TALLAHASSEE, Fla. – The Florida House’s version of legislation to combat the state’s opioid epidemic is headed to the floor.
The bill, which passed the Health & Human Services Committee on Wednesday, would impose new restrictions on prescriptions. Most initial prescriptions would have a limit of three days but doctors can prescribe up to seven days for acute pain exceptions.
The proposal doesn’t cover cases of chronic pain or cancer. It would also require all health care professionals to participate in a statewide database that monitors prescriptions.
During the committee meeting, Rep. Jim Boyd told lawmakers the measure has undergone some changes after consultation with the Senate and Gov. Rick Scott’s office.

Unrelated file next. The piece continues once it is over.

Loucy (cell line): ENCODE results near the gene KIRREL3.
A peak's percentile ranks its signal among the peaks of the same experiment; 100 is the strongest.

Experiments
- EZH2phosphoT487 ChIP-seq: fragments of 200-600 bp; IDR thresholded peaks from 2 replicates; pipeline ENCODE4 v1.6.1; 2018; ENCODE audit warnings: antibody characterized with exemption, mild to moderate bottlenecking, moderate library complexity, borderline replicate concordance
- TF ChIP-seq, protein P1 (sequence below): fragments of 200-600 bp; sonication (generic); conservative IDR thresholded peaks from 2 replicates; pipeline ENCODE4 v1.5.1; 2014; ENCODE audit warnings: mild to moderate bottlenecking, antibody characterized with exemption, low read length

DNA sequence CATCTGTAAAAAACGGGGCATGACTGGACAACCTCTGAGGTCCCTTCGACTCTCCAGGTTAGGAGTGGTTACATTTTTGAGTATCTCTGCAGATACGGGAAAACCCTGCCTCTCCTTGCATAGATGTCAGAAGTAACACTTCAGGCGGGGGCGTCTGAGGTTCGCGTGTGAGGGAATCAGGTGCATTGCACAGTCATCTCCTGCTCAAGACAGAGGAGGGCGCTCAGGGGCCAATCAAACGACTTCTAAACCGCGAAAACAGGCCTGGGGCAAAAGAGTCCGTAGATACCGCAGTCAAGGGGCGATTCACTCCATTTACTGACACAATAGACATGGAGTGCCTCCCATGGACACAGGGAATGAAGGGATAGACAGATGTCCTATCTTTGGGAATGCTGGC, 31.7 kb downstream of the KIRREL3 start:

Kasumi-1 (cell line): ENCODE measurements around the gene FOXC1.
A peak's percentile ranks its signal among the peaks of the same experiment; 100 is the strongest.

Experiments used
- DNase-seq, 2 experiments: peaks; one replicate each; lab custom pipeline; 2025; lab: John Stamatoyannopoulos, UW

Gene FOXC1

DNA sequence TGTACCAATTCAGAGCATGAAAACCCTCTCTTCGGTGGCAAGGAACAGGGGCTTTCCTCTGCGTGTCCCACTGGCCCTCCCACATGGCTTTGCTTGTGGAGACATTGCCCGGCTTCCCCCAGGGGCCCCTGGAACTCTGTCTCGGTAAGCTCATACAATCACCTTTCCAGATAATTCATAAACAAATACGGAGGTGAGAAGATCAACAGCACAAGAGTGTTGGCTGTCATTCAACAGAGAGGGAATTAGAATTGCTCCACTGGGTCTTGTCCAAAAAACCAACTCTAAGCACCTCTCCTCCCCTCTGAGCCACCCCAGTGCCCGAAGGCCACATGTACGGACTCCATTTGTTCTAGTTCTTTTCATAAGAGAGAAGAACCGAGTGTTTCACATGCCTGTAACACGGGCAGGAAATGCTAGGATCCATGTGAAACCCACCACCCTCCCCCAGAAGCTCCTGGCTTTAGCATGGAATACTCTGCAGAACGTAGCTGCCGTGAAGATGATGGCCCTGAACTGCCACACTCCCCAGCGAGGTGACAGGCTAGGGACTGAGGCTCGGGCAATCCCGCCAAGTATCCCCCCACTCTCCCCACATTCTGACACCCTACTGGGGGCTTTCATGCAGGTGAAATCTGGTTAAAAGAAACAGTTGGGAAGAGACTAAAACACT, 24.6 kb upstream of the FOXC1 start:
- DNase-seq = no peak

A Senate version has passed all its committees but Sen. Lizbeth Benacquisto said the bill remains a work in progress.
Central Florida has had its share of problems with opioid use.
On the streets of Osceola County, the grip of opioid addiction is strong.
Osceola County was the first in the state to move forward with a lawsuit against 21 pharmaceutical companies.
In the lawsuit, the county claims the opioid crisis is costing taxpayers money.
In Ocala, police said they are fighting the growing heroin and opioid epidemic by creating an amnesty program that could help save lives. There have been 22 overdoses and seven deaths since the year began, police said.
Law enforcement agencies have used the drug Narcan to save lives.
Narcan reverses an overdose of opioid, including heroin and pain medications such as morphine, oxycodone and hydrocodone.